Keywords
General Medicine, cancer survivor, chronic pain, lifestyle, diet, obesity, physical activity, stress, sleep, LIGHT ALCOHOL-DRINKING, BREAST-CANCER, PHYSICAL-ACTIVITY, PERCEIVED INJUSTICE, TREATMENT-SEEKING, PERSISTENT PAIN, SURVIVORS, INSOMNIA, METAANALYSIS, INTERVENTIONS

Downloads

  • (...).pdf
    • full text (Published version)
    • |
    • UGent only
    • |
    • PDF
    • |
    • 983.58 KB

Citation

Please use this url to cite or link to this publication:

MLA
Lahousse, Astrid, et al. “Lifestyle and Pain Following Cancer : State-of-the-Art and Future Directions.” JOURNAL OF CLINICAL MEDICINE, vol. 11, no. 1, 2022, doi:10.3390/jcm11010195.
APA
Lahousse, A., Roose, E., Leysen, L., Yilmaz, S. T., Mostaqim, K., Reis, F., … Nijs, J. (2022). Lifestyle and pain following cancer : state-of-the-art and future directions. JOURNAL OF CLINICAL MEDICINE, 11(1). https://doi.org/10.3390/jcm11010195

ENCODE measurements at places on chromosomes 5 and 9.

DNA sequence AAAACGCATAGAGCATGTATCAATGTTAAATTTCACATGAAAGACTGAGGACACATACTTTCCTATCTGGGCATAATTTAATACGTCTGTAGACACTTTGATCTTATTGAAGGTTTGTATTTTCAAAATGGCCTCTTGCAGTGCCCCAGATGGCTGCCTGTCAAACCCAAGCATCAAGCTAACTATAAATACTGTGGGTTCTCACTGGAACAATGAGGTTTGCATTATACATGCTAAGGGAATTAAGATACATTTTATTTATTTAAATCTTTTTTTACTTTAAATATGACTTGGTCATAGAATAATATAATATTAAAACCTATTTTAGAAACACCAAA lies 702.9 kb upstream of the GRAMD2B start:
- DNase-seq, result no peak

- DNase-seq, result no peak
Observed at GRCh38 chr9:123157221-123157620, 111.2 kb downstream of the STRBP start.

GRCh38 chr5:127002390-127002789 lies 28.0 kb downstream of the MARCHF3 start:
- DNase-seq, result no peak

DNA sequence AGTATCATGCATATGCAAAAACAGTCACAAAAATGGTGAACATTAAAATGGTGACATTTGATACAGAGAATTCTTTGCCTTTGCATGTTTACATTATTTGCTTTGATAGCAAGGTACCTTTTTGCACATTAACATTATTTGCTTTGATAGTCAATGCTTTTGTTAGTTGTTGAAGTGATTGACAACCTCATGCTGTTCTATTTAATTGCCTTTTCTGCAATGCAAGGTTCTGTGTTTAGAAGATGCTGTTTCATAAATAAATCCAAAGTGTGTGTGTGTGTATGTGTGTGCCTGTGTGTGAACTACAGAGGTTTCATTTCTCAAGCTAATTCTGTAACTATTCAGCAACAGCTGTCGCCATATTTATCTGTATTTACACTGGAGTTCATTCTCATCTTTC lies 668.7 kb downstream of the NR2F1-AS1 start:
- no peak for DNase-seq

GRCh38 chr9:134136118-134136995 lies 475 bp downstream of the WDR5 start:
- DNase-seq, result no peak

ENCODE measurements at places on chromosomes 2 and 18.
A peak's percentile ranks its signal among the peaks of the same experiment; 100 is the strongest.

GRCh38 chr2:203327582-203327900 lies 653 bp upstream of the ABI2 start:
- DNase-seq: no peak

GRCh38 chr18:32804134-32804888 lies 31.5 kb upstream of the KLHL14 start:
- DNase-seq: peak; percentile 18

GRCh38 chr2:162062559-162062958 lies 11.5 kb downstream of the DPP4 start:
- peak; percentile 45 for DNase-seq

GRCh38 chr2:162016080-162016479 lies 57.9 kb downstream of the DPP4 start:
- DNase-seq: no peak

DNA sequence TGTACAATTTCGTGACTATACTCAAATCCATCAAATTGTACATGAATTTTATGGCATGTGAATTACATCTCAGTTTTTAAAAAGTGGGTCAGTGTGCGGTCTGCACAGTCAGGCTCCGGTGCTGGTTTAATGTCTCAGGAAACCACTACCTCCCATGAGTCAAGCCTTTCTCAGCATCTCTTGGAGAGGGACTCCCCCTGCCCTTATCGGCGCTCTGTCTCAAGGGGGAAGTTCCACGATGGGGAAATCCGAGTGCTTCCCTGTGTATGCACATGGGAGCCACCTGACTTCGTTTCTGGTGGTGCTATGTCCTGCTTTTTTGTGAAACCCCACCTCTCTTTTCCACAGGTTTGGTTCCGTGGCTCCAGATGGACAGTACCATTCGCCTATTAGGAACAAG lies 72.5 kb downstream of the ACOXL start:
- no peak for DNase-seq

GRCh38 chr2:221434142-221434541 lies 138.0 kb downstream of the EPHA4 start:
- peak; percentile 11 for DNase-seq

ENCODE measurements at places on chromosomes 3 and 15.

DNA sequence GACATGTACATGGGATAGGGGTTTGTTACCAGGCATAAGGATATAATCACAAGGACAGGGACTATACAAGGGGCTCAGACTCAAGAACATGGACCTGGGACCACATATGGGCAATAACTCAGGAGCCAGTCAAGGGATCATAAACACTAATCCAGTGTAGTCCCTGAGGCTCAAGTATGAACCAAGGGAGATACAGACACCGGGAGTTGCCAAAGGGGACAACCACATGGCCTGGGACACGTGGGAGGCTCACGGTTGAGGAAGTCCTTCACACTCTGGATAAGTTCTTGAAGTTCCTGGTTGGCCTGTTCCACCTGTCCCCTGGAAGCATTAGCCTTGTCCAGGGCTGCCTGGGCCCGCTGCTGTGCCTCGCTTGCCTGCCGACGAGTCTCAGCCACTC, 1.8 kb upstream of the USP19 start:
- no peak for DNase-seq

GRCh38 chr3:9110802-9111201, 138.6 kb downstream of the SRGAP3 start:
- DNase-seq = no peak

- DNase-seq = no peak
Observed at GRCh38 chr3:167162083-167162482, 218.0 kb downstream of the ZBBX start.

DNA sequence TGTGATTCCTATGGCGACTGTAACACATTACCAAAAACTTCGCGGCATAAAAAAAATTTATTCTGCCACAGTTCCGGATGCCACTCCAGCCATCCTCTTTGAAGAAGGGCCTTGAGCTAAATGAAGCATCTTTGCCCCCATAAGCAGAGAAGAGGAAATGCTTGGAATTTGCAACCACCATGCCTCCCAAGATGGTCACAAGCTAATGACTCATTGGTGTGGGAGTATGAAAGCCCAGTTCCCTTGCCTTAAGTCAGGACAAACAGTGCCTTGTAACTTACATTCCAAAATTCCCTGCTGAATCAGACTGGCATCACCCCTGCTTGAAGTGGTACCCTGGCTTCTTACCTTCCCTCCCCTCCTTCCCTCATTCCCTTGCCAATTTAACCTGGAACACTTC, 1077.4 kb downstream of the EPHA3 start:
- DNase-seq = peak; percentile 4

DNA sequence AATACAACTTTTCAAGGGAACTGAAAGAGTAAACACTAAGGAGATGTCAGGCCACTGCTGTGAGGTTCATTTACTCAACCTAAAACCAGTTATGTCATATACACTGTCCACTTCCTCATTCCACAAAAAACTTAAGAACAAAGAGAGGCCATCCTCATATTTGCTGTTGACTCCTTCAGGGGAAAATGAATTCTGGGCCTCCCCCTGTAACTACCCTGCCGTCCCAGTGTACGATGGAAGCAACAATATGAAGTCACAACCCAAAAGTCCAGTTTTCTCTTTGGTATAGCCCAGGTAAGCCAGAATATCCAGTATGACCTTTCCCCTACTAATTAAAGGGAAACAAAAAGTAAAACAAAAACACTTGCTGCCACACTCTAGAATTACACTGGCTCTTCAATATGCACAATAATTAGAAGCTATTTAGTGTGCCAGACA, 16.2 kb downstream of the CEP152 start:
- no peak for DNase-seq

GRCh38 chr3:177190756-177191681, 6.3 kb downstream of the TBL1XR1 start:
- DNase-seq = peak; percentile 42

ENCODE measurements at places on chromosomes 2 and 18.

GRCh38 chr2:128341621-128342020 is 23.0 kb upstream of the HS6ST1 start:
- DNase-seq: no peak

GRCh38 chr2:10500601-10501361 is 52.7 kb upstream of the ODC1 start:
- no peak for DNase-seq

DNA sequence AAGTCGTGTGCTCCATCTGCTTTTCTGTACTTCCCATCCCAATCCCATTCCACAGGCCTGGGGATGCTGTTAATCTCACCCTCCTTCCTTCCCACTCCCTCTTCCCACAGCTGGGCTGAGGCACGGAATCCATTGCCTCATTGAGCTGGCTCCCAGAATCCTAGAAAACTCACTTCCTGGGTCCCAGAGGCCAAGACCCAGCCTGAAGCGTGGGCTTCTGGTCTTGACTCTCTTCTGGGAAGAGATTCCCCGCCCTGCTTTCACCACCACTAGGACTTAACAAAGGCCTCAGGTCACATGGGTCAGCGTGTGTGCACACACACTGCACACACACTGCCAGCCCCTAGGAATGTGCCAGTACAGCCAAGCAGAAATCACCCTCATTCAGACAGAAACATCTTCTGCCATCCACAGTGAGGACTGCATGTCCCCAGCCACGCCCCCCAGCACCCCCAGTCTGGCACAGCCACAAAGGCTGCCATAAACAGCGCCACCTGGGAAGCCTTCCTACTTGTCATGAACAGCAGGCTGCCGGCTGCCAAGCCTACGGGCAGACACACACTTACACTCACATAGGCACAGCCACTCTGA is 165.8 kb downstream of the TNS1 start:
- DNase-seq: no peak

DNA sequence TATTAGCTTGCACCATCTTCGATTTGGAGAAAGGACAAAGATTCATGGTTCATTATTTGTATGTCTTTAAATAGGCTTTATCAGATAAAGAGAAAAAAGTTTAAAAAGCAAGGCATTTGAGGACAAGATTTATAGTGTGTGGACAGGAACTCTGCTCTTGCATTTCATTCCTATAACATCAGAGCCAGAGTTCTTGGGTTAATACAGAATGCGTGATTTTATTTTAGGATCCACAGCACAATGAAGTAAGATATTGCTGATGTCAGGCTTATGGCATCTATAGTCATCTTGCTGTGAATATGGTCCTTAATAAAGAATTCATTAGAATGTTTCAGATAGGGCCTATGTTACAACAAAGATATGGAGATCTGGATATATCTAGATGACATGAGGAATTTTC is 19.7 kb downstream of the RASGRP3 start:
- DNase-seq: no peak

Chicago author-date
Lahousse, Astrid, Eva Roose, Laurence Leysen, Sevilay Tümkaya Yilmaz, Kenza Mostaqim, Felipe Reis, Emma Rheel, David Beckwée, and Jo Nijs. 2022. “Lifestyle and Pain Following Cancer : State-of-the-Art and Future Directions.” JOURNAL OF CLINICAL MEDICINE 11 (1). https://doi.org/10.3390/jcm11010195.
Chicago author-date (all authors)
Lahousse, Astrid, Eva Roose, Laurence Leysen, Sevilay Tümkaya Yilmaz, Kenza Mostaqim, Felipe Reis, Emma Rheel, David Beckwée, and Jo Nijs. 2022. “Lifestyle and Pain Following Cancer : State-of-the-Art and Future Directions.” JOURNAL OF CLINICAL MEDICINE 11 (1). doi:10.3390/jcm11010195.
Vancouver
1.
Lahousse A, Roose E, Leysen L, Yilmaz ST, Mostaqim K, Reis F, et al. Lifestyle and pain following cancer : state-of-the-art and future directions. JOURNAL OF CLINICAL MEDICINE. 2022;11(1).